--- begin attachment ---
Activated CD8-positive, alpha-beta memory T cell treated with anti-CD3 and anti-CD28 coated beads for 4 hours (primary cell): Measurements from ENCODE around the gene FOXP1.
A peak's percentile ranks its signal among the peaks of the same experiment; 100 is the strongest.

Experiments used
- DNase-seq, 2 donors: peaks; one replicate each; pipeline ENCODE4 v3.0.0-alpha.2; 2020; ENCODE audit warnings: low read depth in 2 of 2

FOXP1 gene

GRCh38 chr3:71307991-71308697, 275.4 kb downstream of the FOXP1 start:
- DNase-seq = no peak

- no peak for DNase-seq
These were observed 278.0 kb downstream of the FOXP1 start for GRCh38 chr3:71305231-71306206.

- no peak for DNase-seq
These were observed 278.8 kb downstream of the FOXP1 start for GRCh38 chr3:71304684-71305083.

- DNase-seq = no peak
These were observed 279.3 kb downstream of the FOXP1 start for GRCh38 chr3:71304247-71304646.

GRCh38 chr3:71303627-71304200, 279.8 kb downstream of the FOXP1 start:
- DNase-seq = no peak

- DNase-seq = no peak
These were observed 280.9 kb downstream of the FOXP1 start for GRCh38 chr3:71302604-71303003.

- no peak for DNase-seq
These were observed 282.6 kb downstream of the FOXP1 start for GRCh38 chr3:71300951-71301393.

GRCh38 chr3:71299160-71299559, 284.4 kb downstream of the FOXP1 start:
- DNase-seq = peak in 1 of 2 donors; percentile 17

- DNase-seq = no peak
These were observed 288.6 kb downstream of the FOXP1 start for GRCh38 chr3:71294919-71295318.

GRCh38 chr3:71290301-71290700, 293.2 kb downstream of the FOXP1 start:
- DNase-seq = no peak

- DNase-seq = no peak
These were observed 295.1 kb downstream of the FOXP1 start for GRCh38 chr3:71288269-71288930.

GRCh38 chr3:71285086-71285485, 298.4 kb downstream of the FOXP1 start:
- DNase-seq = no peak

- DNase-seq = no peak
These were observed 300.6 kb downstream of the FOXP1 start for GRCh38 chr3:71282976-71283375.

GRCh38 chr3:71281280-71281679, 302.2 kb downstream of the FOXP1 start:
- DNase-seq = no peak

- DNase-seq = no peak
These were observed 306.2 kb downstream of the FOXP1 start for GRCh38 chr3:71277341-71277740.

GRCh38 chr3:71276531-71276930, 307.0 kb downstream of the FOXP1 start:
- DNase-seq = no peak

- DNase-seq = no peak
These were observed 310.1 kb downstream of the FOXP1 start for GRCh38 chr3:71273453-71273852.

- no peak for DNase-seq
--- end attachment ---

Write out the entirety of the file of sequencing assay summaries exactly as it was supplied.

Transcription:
Activated CD8-positive, alpha-beta memory T cell treated with anti-CD3 and anti-CD28 coated beads for 4 hours (primary cell): Measurements from ENCODE around the gene FOXP1.
A peak's percentile ranks its signal among the peaks of the same experiment; 100 is the strongest.

Experiments used
- DNase-seq, 2 donors: peaks; one replicate each; pipeline ENCODE4 v3.0.0-alpha.2; 2020; ENCODE audit warnings: low read depth in 2 of 2

FOXP1 gene

GRCh38 chr3:71307991-71308697, 275.4 kb downstream of the FOXP1 start:
- DNase-seq = no peak

- no peak for DNase-seq
These were observed 278.0 kb downstream of the FOXP1 start for GRCh38 chr3:71305231-71306206.

- no peak for DNase-seq
These were observed 278.8 kb downstream of the FOXP1 start for GRCh38 chr3:71304684-71305083.

- DNase-seq = no peak
These were observed 279.3 kb downstream of the FOXP1 start for GRCh38 chr3:71304247-71304646.

GRCh38 chr3:71303627-71304200, 279.8 kb downstream of the FOXP1 start:
- DNase-seq = no peak

- DNase-seq = no peak
These were observed 280.9 kb downstream of the FOXP1 start for GRCh38 chr3:71302604-71303003.

- no peak for DNase-seq
These were observed 282.6 kb downstream of the FOXP1 start for GRCh38 chr3:71300951-71301393.

GRCh38 chr3:71299160-71299559, 284.4 kb downstream of the FOXP1 start:
- DNase-seq = peak in 1 of 2 donors; percentile 17

- DNase-seq = no peak
These were observed 288.6 kb downstream of the FOXP1 start for GRCh38 chr3:71294919-71295318.

GRCh38 chr3:71290301-71290700, 293.2 kb downstream of the FOXP1 start:
- DNase-seq = no peak

- DNase-seq = no peak
These were observed 295.1 kb downstream of the FOXP1 start for GRCh38 chr3:71288269-71288930.

GRCh38 chr3:71285086-71285485, 298.4 kb downstream of the FOXP1 start:
- DNase-seq = no peak

- DNase-seq = no peak
These were observed 300.6 kb downstream of the FOXP1 start for GRCh38 chr3:71282976-71283375.

GRCh38 chr3:71281280-71281679, 302.2 kb downstream of the FOXP1 start:
- DNase-seq = no peak

- DNase-seq = no peak
These were observed 306.2 kb downstream of the FOXP1 start for GRCh38 chr3:71277341-71277740.

GRCh38 chr3:71276531-71276930, 307.0 kb downstream of the FOXP1 start:
- DNase-seq = no peak

- DNase-seq = no peak
These were observed 310.1 kb downstream of the FOXP1 start for GRCh38 chr3:71273453-71273852.

- no peak for DNase-seq